The Vultures Back to LIFE project has been releasing Cinereous Vultures in the Balkan Mountains, Bulgaria, as part of reintroduction efforts for four years. In 2021, these conservation actions resulted in a significant milestone – the return of the Cinereous Vulture as a breeding species in the country decades after its extinction.
Reintroducing the Cinereous Vulture in Bulgaria
After the successful reintroduction of the Griffon Vulture between 2010-2016 and the ongoing efforts to increase the locally established colonies, the first release of Cinereous Vultures to reintroduce the species in the Balkan Mountains (and Bulgaria) took place in 2018. The Vultures Back to LIFE team released the first birds in the Eastern Balkan Mountains (EBM) – Kotlenska Planina SPA near Kotel in 2018. The team continued with releases of Cinereous Vulture at the Sinite Kamani Nature Park in 2019 and 2021 and Vrachanski Balkan Nature Park (VBNP) in 2020 and 2021.
Fifty-one individuals were released so far, which led to the successful establishment of local nuclei in the two distinct sites in Bulgaria – EBM and VBNP. A total of 31 birds survived, of which 29 have successfully settled in Bulgaria (13 in EBM and 16 in VBNP) and two abroad (one in Greece, one in Turkey).
Cinereous Vulture returns as a breeding species
Thanks to the releases and targeted conservation actions, at least five breeding pairs formed and expressed breeding behaviour in 2021 – three in EBM and two in VBNP. Furthermore, a pair successfully fledged the first wild-hatched chick in Kotel last year, marking the very first successful reproduction of the species in Bulgaria for decades!
Highlights from the reintroduction process
The project has reached many milestones since its beginning. Highlights from the reintroduction process of the Cinereous Vulture in the Balkan Mountains between 2020-2021 are as follows:
- From the releases and the attraction of wild “visitor” birds, the team counted 20 Cinereous Vultures in VBNP and 17 in EBM in 2021 – a new record for the two sites of simultaneously observed individuals of the species.
- The exchange of individuals between the colony of the species in Dadia-Soufli-Lefkimi Forest National Park (hereafter Dadia) in Greece and the Balkan Mountains was confirmed by visits of marked birds from each site to the other.
- The exchange of individuals between the VBNP and EBM nuclei was confirmed.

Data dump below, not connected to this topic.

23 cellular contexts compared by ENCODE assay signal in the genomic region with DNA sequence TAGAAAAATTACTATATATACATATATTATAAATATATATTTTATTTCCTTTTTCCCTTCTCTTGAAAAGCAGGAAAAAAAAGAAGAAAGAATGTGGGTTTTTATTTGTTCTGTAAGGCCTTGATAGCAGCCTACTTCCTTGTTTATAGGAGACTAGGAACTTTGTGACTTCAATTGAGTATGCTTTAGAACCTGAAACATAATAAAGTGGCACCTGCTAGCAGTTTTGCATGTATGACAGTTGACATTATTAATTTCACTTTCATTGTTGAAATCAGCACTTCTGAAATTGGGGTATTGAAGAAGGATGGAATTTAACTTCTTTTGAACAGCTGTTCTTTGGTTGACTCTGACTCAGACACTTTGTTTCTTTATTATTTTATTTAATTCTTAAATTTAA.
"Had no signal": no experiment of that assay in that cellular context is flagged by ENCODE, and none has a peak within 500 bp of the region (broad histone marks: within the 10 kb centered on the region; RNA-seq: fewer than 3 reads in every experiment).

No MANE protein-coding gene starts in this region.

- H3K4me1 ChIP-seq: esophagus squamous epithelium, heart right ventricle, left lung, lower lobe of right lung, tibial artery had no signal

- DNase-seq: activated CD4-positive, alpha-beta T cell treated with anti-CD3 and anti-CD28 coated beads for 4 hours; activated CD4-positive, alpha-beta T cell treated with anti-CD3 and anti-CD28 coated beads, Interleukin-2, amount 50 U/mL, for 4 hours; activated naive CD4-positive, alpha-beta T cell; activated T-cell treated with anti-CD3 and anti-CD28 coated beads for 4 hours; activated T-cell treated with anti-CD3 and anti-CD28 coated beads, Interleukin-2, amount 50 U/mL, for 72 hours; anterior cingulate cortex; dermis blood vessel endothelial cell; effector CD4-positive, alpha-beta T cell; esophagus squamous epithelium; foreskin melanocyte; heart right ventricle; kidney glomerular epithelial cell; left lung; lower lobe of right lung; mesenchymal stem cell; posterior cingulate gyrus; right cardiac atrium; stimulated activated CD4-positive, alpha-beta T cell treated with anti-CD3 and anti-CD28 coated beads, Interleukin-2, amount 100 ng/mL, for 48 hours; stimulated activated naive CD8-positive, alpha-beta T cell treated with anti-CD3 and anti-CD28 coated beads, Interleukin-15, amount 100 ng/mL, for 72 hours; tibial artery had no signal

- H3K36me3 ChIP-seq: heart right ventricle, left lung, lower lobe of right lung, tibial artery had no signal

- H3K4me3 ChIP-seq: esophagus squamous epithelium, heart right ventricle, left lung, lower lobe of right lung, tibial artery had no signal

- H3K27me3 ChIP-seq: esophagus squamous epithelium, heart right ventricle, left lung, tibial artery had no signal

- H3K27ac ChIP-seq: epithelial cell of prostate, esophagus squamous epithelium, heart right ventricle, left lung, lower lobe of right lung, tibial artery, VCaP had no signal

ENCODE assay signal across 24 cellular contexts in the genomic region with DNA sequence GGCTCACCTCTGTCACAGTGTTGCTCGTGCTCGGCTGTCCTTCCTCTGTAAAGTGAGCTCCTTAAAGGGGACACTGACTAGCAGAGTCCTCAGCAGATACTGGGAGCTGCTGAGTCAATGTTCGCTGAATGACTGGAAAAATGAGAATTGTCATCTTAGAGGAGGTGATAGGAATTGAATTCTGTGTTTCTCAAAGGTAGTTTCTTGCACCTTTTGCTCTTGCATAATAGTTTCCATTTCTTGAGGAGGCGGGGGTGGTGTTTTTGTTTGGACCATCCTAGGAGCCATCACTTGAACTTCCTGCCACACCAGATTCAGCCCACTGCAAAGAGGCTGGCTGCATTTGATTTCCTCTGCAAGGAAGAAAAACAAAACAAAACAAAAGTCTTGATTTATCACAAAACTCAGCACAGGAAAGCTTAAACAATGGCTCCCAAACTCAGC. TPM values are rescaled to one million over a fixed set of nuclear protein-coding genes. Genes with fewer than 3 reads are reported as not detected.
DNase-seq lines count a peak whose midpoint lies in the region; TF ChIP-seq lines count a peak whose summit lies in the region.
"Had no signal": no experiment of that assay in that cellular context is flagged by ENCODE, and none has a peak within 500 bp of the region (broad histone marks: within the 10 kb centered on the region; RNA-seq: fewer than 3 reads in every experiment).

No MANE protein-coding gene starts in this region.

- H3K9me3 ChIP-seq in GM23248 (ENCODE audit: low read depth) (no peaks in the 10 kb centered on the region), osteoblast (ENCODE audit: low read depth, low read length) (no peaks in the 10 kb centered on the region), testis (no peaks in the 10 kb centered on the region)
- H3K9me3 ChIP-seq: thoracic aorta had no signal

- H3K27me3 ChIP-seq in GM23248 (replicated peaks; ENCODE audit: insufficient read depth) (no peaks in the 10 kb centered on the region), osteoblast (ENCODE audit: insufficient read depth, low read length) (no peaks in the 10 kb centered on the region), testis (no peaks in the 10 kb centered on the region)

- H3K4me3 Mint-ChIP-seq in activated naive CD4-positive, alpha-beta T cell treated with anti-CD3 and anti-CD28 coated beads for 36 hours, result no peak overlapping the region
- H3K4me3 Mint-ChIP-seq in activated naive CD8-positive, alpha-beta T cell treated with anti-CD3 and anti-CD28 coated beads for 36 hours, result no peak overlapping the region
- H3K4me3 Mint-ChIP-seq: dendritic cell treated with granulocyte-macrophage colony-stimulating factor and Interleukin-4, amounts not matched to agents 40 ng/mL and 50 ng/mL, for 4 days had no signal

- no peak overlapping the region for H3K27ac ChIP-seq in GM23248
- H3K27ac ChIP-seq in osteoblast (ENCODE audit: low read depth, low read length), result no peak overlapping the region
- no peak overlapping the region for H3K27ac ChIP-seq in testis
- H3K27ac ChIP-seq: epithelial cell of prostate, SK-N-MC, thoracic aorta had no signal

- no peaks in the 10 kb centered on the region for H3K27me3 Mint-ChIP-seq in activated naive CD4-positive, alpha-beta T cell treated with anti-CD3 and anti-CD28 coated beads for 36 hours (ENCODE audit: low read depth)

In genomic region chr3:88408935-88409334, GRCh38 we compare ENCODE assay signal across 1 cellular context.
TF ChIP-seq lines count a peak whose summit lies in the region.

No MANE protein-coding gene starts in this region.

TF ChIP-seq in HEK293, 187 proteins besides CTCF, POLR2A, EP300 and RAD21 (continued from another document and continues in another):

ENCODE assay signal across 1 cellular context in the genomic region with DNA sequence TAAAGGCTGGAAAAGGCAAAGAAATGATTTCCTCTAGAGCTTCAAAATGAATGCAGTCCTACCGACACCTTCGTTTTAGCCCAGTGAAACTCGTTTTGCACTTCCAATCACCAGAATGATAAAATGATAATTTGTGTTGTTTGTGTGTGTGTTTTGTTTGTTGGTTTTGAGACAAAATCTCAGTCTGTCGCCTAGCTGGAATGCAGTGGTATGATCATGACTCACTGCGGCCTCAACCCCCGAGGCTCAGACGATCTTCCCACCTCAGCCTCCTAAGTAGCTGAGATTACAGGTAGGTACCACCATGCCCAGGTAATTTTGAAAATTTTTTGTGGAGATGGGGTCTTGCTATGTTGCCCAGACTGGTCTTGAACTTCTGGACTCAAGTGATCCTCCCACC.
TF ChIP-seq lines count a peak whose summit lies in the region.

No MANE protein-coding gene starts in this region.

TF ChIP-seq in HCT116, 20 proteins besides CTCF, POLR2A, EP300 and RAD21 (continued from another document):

- Fifteen mortality cases were registered in 2020-2021 (19 in total up to now), which provides for an overall survival rate of about 62% from the released individuals (n = 51), so far. The acclimatization aviary method performs better in the survival rate of the released individuals (68,18%) compared to the hacking (artificial nest) method (28,57%). The VBNP shows better results in survival compared to EBM (80% and 64% respectively).
- The acclimatization aviary method performs better in the settling of released individuals in the area of release (94% in VBNP and 78% in EBM) compared to the hacking (artificial nest) method (0%).
- The project observed several wild Cinereous Vultures in both release sites. Two of them were captured and tagged with GPS transmitters. The data received suggests a different origin for the two birds – Dadia and Turkey (Middle East).
- The Griffon Vulture numbers continue to increase in EBM with 25-28 pairs and VBNP with 23-25, which produced 14 and 12 fledgings respectively in 2021.
- A hundred and twenty tones of food per year are deposed in the Project sites along the Balkan Mountains – 60 tones of food were provided in the VBNP feeding site in 150 feeding events per year and the same amount of food in EBM but for two feeding sites (SKNP and Kotel).
For more details, you can access and download the full 2020-2021 report (in English) on the reintroduction of the Cinereous Vulture (Aegypius monachus) in the Balkan Mountains, Bulgaria below.
The Vultures Back to LIFE project
Led by Green Balkans in collaboration with the Fund for Wild Flora and Fauna, Vulture Conservation Foundation, Junta de Extremadura and Euronatur, the Vultures Back to LIFE project aims to reintroduce the Cinereous or Eurasian Black Vulture to Bulgaria. The team will transfer and release into the wild around 60 birds, some coming from captive-breeding backgrounds but mostly from Spanish wildlife rehabilitation centres. The project will also create supplementary feeding stations, increase populations of wild herbivores, improve nesting conditions and tackle some of the major threats to support the return of the species.
IVANOV I., E. STOYNOV, G. STOYANOV, S. MARIN, L. BONCHEV, I. STOEV, S. STANCHEV, H. PESHEV, Z. NIKOLOVA, N. VANGELOVA, J. ANDEVSKI & A. GROZDANOV (2022): Re- introduction of the Cinereous Vulture Aegypius monachus in Balkan Mountains, Bulgaria, Biannual Report 2020-2021. Green Balkans, Stara Zagora & Fund for Wild Flora and Fauna, Blagoevgrad. DOI: 10.13140/RG.2.2.36661.76001